Thomas is curiously connected to Filey. His first wife, Dinah SAMPSON, was born in Lincolnshire but the family later crossed the river and her mother is buried in St Oswald’s churchyard. Mary Alice, the Swift’s firstborn  opened her eyes in Prescot, Lancashire, and closed them forever 15 months later in Filey. She is remembered on the headstone of her great uncle, John OAKDEN, who had died the previous year. The birth of her brother, John Oakden Swift, was registered in Prescot the following year.

Findmypast offered three hints for Thomas Swift’s death in Lancashire and rather than guess, I turned to newspapers. Several reports of his sudden death in Liverpool in 1899, at the age of 66, agreed that he was a man of exceptional ability, well-known in Liverpool and St Helens and held in the highest esteem. As a solicitor he was particularly expert in licensing law but after being called to the bar in 1882 he acted as counsel in some high profile cases. In 1889 he was involved in the prosecution of Florence Elizabeth MAYBRICK for the murder of her husband, James.

The case against Florence was weak but the judge successfully persuaded the jury to find her guilty. She became the first American citizen to be sentenced in Britain to hang. A public that gleefully trashed her character at the beginning of the trial, had doubts about the fairness of the verdict at the end. Following an appeal, Queen Victoria reluctantly commuted the sentence to life imprisonment.

In 1891 Florence was in Knaphill, Woking, the first purpose-built female convict prison. When it closed in 1895, the inmates were transferred to the new female prison in Aylesbury. Florence was enumerated there in 1901, given age 37.

She served fifteen years for a crime for which she hadn’t been tried. At some time between 1889 and 1904 she had been cleared of murder but not re-tried on a lesser charge.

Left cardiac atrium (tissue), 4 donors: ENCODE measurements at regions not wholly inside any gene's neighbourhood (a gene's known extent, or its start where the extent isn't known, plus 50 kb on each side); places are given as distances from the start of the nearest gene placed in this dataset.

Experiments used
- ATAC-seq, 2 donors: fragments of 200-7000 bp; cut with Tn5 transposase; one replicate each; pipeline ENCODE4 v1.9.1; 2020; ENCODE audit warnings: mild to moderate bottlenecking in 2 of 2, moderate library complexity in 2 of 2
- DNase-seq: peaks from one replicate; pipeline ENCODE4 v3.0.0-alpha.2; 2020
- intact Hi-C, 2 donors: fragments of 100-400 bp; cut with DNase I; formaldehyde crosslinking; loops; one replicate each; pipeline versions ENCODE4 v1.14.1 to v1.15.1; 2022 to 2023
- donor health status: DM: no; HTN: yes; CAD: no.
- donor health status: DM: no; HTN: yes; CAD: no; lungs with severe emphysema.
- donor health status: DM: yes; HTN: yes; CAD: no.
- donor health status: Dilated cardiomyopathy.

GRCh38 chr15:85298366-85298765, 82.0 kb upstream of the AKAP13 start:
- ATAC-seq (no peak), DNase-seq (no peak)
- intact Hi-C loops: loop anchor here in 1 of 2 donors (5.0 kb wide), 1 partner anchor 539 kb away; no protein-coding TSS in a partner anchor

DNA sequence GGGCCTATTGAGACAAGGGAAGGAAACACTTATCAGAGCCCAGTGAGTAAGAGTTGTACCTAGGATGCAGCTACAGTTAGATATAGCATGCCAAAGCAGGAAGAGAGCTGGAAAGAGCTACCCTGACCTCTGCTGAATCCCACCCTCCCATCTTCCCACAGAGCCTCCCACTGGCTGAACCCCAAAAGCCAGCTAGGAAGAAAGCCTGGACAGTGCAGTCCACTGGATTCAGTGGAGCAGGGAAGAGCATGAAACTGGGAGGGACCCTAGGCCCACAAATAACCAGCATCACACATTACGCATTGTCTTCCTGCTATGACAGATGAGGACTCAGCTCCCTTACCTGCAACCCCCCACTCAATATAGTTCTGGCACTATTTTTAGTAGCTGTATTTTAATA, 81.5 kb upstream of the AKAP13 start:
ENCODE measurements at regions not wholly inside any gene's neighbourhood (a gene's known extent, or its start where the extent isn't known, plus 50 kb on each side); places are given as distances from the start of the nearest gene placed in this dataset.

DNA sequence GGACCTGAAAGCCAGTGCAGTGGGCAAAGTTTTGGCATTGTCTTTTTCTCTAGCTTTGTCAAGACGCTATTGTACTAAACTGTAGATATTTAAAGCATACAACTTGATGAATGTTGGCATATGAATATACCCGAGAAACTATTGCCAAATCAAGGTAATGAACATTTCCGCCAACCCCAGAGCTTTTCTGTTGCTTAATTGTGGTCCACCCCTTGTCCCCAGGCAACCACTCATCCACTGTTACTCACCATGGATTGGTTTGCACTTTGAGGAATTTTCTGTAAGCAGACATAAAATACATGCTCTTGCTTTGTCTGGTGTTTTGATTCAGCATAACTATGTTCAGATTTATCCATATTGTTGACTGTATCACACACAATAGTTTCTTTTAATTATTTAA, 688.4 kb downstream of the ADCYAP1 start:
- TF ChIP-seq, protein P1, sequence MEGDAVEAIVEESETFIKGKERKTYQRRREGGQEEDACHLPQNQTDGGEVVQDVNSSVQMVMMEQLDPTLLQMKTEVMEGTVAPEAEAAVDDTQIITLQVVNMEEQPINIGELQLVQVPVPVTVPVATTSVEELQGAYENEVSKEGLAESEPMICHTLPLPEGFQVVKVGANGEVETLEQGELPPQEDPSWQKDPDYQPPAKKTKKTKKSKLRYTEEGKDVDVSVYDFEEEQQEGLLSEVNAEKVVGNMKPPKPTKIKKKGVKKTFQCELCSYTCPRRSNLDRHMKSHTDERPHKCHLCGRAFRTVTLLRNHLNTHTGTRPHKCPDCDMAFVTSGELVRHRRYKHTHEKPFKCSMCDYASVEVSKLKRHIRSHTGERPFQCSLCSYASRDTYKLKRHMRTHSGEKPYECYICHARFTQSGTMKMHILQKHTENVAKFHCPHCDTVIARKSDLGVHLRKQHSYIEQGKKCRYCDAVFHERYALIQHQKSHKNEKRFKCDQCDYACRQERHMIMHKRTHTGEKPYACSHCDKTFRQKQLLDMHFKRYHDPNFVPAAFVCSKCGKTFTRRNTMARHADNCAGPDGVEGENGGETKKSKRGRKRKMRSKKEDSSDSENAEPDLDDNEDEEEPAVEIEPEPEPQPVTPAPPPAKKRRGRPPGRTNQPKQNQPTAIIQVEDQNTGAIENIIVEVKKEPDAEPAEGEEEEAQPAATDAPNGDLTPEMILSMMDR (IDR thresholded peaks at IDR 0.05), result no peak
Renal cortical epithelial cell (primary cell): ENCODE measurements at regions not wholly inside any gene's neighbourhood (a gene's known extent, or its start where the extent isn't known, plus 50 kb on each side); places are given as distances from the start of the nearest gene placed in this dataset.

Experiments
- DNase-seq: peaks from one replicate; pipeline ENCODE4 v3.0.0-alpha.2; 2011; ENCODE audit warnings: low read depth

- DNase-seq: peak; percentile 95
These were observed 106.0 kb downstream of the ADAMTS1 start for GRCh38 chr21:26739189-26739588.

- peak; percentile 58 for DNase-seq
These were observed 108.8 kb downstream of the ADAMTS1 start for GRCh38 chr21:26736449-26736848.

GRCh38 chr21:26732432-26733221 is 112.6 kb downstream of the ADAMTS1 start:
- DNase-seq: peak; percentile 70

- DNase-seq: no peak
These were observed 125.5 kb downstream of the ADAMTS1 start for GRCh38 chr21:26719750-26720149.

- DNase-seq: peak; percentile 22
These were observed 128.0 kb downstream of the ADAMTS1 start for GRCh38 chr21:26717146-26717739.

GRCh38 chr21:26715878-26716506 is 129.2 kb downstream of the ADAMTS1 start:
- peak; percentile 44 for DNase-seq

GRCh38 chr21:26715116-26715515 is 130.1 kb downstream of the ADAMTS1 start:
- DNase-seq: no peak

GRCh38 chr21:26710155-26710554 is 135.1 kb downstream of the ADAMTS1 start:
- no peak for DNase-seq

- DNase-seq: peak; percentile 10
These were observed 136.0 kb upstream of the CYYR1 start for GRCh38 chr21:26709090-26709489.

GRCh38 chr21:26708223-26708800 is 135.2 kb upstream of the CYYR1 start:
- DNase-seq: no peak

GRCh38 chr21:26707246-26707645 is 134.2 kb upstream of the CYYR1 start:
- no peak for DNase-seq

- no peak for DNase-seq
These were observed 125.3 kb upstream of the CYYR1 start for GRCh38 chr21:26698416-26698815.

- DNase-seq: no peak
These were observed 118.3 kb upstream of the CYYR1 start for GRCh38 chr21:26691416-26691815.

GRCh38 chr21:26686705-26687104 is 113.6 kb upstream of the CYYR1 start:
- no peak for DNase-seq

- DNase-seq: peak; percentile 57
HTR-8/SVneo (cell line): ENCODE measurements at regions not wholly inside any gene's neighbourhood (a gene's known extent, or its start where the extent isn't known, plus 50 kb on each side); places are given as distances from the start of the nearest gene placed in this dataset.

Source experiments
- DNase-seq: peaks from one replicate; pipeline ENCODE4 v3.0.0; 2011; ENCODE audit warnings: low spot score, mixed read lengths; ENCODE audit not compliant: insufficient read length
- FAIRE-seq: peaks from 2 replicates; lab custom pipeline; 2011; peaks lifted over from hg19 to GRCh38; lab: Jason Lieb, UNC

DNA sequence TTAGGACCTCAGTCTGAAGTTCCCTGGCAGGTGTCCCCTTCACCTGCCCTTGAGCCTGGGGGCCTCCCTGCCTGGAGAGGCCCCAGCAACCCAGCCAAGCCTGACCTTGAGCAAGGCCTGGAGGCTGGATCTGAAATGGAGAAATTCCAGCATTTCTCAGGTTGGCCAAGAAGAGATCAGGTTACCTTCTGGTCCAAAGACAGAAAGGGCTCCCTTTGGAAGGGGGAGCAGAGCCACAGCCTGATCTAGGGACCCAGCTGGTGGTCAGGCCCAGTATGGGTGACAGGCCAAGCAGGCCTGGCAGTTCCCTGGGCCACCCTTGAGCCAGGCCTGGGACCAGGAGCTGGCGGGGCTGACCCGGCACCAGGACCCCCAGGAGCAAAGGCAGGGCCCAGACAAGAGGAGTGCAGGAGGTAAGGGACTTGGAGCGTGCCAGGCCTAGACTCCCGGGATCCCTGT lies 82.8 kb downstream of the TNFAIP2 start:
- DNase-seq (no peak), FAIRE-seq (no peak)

On release from prison she made plans to return to the United States. Her son James was then 22 years-old but had changed his surname to FULLER. He would die in Canada seven years later after drinking cyanide, thinking it was water. Daughter Gladys Evelyn would marry Frederick CORBYN in 1912 and die, childless it seems, in Haverfordwest in 1971. One source says that Florence “never saw her children again” after the trial.

You can see Florence’s application for a United States passport here. She did, as promised, undertake literary work. You can download her Memoir – My Fifteen Wasted Years ­from the Gutenburg Project at no charge. How she came to find work on Henrietta Banwell’s chicken farm in Gaylordsville, Connecticut remains a mystery. But she lived in poverty there in a small bungalow – described by some as “a shack” – with a lot of cats. Reverting to her maiden name, it seems that nobody in South Kent knew of her notoriety until after her death from acute myocarditis on 23 October 1941, aged 79 years, one month and 22 days, according to her death certificate.

There is a lot of information online about Florence. If you are curious…

There is a photograph of her grave and a short biography here. On the FamilySearch Shared Tree she awaits the sad gift of her children. Her husband’s five children by just one of his mistresses are also not yet recorded.

Tree 59 · Country Park